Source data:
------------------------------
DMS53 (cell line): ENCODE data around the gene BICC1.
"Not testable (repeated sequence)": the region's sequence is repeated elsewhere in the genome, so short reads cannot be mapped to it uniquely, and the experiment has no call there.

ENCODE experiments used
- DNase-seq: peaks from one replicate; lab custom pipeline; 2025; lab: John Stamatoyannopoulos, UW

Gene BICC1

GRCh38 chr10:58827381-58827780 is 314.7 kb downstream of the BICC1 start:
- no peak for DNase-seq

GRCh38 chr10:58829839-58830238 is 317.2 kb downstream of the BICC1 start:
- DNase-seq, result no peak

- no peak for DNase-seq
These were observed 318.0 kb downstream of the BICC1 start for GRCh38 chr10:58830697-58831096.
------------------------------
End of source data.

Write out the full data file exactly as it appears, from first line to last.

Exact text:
DMS53 (cell line): ENCODE data around the gene BICC1.
"Not testable (repeated sequence)": the region's sequence is repeated elsewhere in the genome, so short reads cannot be mapped to it uniquely, and the experiment has no call there.

ENCODE experiments used
- DNase-seq: peaks from one replicate; lab custom pipeline; 2025; lab: John Stamatoyannopoulos, UW

Gene BICC1

GRCh38 chr10:58827381-58827780 is 314.7 kb downstream of the BICC1 start:
- no peak for DNase-seq

GRCh38 chr10:58829839-58830238 is 317.2 kb downstream of the BICC1 start:
- DNase-seq, result no peak

- no peak for DNase-seq
These were observed 318.0 kb downstream of the BICC1 start for GRCh38 chr10:58830697-58831096.